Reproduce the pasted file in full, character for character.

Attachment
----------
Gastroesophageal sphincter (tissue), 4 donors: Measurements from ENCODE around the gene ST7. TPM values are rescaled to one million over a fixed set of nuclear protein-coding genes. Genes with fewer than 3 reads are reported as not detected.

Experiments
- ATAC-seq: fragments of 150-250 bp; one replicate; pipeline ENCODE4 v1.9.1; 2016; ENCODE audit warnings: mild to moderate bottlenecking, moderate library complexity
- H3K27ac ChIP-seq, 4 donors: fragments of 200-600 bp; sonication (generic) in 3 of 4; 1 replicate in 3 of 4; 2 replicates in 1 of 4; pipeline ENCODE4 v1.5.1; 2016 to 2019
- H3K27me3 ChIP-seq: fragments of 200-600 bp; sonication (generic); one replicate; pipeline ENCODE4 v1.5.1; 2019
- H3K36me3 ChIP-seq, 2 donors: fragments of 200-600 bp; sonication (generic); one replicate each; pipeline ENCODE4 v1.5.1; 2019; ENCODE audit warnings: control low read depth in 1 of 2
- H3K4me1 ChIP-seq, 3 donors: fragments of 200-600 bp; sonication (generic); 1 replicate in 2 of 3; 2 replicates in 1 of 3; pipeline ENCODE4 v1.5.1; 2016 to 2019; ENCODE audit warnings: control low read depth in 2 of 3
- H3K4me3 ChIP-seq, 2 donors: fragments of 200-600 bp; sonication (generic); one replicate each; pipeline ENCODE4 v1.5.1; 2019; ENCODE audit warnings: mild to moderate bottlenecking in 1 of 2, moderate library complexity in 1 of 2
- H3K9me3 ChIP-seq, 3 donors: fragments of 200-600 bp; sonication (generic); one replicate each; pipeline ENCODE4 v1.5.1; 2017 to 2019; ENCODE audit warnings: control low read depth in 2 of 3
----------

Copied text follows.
Gastroesophageal sphincter (tissue), 4 donors: Measurements from ENCODE around the gene ST7. TPM values are rescaled to one million over a fixed set of nuclear protein-coding genes. Genes with fewer than 3 reads are reported as not detected.

Experiments
- ATAC-seq: fragments of 150-250 bp; one replicate; pipeline ENCODE4 v1.9.1; 2016; ENCODE audit warnings: mild to moderate bottlenecking, moderate library complexity
- H3K27ac ChIP-seq, 4 donors: fragments of 200-600 bp; sonication (generic) in 3 of 4; 1 replicate in 3 of 4; 2 replicates in 1 of 4; pipeline ENCODE4 v1.5.1; 2016 to 2019
- H3K27me3 ChIP-seq: fragments of 200-600 bp; sonication (generic); one replicate; pipeline ENCODE4 v1.5.1; 2019
- H3K36me3 ChIP-seq, 2 donors: fragments of 200-600 bp; sonication (generic); one replicate each; pipeline ENCODE4 v1.5.1; 2019; ENCODE audit warnings: control low read depth in 1 of 2
- H3K4me1 ChIP-seq, 3 donors: fragments of 200-600 bp; sonication (generic); 1 replicate in 2 of 3; 2 replicates in 1 of 3; pipeline ENCODE4 v1.5.1; 2016 to 2019; ENCODE audit warnings: control low read depth in 2 of 3
- H3K4me3 ChIP-seq, 2 donors: fragments of 200-600 bp; sonication (generic); one replicate each; pipeline ENCODE4 v1.5.1; 2019; ENCODE audit warnings: mild to moderate bottlenecking in 1 of 2, moderate library complexity in 1 of 2
- H3K9me3 ChIP-seq, 3 donors: fragments of 200-600 bp; sonication (generic); one replicate each; pipeline ENCODE4 v1.5.1; 2017 to 2019; ENCODE audit warnings: control low read depth in 2 of 3